The Jewel Of The Winter Games

"I always tell my girls: think like a man, but act and look like a woman." --CAROL HEISS, gold medalist, 1960, now a successful coach The Winter Olympics may be the pastry cart of sport, what cruise ships are to navigation and Mardi Gras is to worship. There is, however, one element that utterly distinguishes them. The showpiece of these Games, the jewel event, is the ladies' figure skating, the figs-and it is absolutely the only time, ever, on the sporting calendar, when what women do matters more to fandom than what the male brutes manage.

The Winter Games are always good TV fare, the marriage of glistening snow and a sweeps month. But the popularity of the ladies' figs is special-at the confluence of "Little Women," "Pretty Woman" and "Designing Women." When Katarina Witt won her second gold in '88, the prime-time ratings in the United States topped out past 35, the sort of number that baseball and basketball never fetch and that football obtains only for the Super Bowl itself.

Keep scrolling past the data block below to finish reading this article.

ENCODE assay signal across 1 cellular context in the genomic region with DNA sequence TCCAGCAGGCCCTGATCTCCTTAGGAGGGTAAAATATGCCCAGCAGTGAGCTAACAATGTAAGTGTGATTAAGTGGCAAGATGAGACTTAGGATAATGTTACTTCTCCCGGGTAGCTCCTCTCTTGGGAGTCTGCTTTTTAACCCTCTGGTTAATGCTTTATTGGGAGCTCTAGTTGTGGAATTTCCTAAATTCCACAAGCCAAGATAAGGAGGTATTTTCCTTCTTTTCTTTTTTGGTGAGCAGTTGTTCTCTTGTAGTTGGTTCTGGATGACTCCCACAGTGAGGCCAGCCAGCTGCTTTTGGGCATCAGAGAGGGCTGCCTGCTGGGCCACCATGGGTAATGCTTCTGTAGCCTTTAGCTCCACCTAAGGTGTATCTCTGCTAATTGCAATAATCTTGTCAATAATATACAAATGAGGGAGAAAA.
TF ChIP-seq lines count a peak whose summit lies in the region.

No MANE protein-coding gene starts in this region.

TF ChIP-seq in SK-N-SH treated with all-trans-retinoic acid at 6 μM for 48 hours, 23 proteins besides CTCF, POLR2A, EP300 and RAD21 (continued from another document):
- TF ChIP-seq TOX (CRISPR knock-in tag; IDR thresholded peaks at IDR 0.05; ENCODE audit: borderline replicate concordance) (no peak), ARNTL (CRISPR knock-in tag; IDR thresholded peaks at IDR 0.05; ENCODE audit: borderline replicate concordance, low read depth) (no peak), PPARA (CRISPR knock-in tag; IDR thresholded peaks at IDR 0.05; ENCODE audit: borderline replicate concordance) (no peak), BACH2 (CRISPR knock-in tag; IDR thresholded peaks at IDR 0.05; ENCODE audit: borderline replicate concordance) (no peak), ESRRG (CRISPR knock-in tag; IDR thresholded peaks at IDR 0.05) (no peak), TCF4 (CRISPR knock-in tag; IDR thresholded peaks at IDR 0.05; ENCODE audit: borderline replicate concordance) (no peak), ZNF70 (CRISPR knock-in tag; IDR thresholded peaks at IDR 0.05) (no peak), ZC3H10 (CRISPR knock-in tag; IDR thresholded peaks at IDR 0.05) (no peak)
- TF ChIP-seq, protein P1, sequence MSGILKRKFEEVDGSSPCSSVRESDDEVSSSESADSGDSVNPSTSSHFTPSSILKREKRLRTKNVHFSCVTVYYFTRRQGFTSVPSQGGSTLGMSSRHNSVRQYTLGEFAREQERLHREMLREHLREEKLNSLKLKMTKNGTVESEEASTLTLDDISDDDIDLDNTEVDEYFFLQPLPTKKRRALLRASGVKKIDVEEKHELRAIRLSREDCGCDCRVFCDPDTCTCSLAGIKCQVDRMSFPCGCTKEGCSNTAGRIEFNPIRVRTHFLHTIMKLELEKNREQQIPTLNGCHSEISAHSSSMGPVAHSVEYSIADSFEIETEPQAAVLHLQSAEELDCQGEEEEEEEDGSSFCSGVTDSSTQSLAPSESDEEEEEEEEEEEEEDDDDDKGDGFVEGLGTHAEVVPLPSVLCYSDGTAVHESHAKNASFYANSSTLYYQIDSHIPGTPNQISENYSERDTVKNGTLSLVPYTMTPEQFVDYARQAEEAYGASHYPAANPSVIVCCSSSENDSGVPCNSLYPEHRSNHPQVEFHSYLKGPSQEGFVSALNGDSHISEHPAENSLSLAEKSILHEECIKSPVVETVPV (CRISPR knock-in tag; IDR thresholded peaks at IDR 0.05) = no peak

This year the women's skaters are more important than ever. There are no more big, bad communists for athletic jingoists to root against, and that tired lightning-in-a-bottle U.S. hockey miracle of the '80 Games just cannot be dragged out and flogged again. "We don't even think of hockey as prime-time fare anymore," says Rick Gentile, vice president of Olympic programming for CBS.

Mr. Tisch's people who overspent for the Winter Games are lucky, too. They have the sort of protagonists who can be billed off the ice as well-defined characters in the same way that Chrissy-Martina played so nicely in tennis for folks who didn't care all that much about the tennis.

There is even added irony this year. In a sport where no woman but of white, Northern European birth or heritage has ever won the figs, the battle for the gold and all the lucre it earns sets up a duel between two young women named Yamaguchi and Ito, whose bloodlines both stretch back, pure and simple, to the same soft, cherry-blossom days on the one bold little island of Honshu. The twist is, though, that if the powerful Ito is Midori, of Nagoya, the delicate Yamaguchi is Kristi, from the Bay Area, fourth-generation American. It's the chrysanthemum and the sword-on the ice together, worlds apart.